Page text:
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Old July 11th, 2014, 09:08 PM   #37
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I have been following the Arius plate with intrest since it is a cool concept, however, I don't think anything will get me off the NTS SS royal.

That being said, Your quote stuck a chord with me, I feel the same way you do, only in the "Bizarro Mort" version. My quote would be "All in all, I think far too many skaters expect their plate to not turn for them, or do too much of the not turning for them".

In my mind, the skate should turn unless you make it go straight, and by simply allowing your feet/ankles to roll it should turn on its own till the point you stop it.
lol I know what you mean. It just seems like everyone expects a magic carpet ride of cornering insanity. When I have watched people on 5 degree prolines make turns that are unreal, its obviously not the plates but the user. Now I know not everyone can just take bricks and skii's and make them turn cause that lil guy on the proline is a skating freak.

Just like a lot of people could never see themselves turning an inline with a setup like mine. Part of being a good skater is knowing how to realy use whats on your feet. What ever that may be.
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Old July 14th, 2014, 04:01 PM   #38
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lol I know what you mean. It just seems like everyone expects a magic carpet ride of cornering insanity. When I have watched people on 5 degree prolines make turns that are unreal, its obviously not the plates but the user. Now I know not everyone can just take bricks and skii's and make them turn cause that lil guy on the proline is a skating freak.

Just like a lot of people could never see themselves turning an inline with a setup like mine. Part of being a good skater is knowing how to realy use whats on your feet. What ever that may be.
Is he really turning or is he lifting wheels and pivoting. He could also be using foot placement to make nearly impossibly sharp changes in direction no? I don't necessarily think there is anything wrong with he plate. I skate it on blues just fine. I can turn sharper than most on the team but I know it could do better. Yes I could use edges and pivoting and foot placement to turn even sharper than the plate allows but I want to see if I can make the Arius as controllable as it is on blues while on something as soft and responsive as the ~32a silicone cushions I molded.

They turned as sharply as the plate could go (nearly a 1foot circle) but I do not have the ankle stability to keep them upright while skating (MY LIMITATION). I don't blame the plate but I do want a stop gap, something manageable with better range of motion.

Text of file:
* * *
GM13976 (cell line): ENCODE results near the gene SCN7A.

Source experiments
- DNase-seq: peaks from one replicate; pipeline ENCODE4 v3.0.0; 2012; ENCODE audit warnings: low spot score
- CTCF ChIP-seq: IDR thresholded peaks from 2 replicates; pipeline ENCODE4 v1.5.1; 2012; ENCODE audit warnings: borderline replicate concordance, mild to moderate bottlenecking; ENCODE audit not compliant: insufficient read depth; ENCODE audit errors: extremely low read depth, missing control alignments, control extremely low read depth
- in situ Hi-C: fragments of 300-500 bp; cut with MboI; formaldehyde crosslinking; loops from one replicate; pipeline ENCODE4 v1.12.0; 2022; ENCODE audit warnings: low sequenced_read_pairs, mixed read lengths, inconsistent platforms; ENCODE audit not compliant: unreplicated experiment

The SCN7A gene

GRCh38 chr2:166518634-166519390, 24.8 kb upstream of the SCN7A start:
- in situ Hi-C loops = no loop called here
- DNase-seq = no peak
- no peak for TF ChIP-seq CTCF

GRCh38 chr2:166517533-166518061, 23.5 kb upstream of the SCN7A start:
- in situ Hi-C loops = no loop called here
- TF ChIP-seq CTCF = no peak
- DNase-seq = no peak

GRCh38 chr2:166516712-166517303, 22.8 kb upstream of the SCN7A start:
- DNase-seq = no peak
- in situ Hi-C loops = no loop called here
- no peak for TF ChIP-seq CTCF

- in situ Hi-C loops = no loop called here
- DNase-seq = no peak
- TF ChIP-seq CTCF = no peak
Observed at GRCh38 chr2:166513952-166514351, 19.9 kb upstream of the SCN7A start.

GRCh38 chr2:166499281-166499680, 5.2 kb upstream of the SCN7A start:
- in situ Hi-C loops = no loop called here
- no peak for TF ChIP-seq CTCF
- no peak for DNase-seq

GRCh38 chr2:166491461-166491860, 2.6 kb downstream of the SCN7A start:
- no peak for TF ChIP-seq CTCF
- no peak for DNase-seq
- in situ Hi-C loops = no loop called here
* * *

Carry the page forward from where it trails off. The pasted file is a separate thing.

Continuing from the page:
Mort you are welcome to try the cushions (heck I could probably make a set of cones for a traditional plate, would take some time to make a new mold but it can be done) but I warn you they do not assist you in the least and you may just wish the skate would do some pushing back in the turns. Even the softest cushions I've been on (all blues on a 15deg) had 'snapback'. These do not.
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Old July 14th, 2014, 06:52 PM   #39
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I need to take my caliper and blues to work and modify them, then compare them to my worn in whites.

My trucks are due for a break down cleaning and regrease anyways, I like to make sure theres adequate lubrication on the "hinge pin" since its much like a door on an automobile, Lithium based grease works wonders, also i have not had any issues with the screw backing out and I have not had to set it to a crazy amount of torque either. Lubed in the correct points the pivoting only happens on one spot, and it cannot "grab" the hingepin and back it out.

I think the best idea would be less duro cushions, and more so ones molded for a "preload" setting where you would need to add pressure to the truck to even insert the hingepin.

Say 3 levels of preload available for 5 cushion durometers. which would be a total of 15 settings basicly. OR like I had said before some custom formed dowel inserts that could run up and down the butterfly cushion. removing them would give a small "hole" for more compression. the dowels would just need to be a little fatter on the ends so they wouldnt draw through the hole.

Theres a lot of ways to go, with it.

but for simplicity I think a preloaded cushion(too big- just slightly) with reliefes made in the mold in strategic areas would work best overall. less fuss, no dowels to potentially lose etc.


As for Scotties manuverability, hes got small feet anyways, and hes very light. ontop of that he can change pressures on his feet to modify his arc some and if thats not enough a quick replanting of his foot does the job, Its so fast you wouldnt see it unless you were explicitly paying attention. That kid on quads... its just stupid... I don't know what wheels hes got on there, he was rolling poison wides and BZerk's Psycho's(orange 88A) at our rink, but who knows what he likes in Ga. Softer wheels allow a little arc manipulation, well I should say, its easier to manipulate the softer, thicker urethanes, so that probably helps too.

I'm sure at a well coated floor with a hard wheel on an aluminum hub hed have to adjust some technique, but I wouldn't expect him to be any less manuverable because hed have more grip than hed know what to do with.
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Old July 22nd, 2014, 02:35 PM   #40
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Default Arius Butterfly Cushions

20.00 a set MSRP (kinda) Pricy. On a per piece basis, as much as Roll Line cushions.

#122693 71A Orange (4)
#122694 74A Aqua (4)
#122695 77A Lavender (4)
#122696 80A White (4)
#122697 83A Light Blue (4)
#122698 86A Yellow Grn (4)
#122699 89A Royal Blue (4)
#122700 92A Red (4)
#122701 95A Hot Pink (4)

Just spreading the news.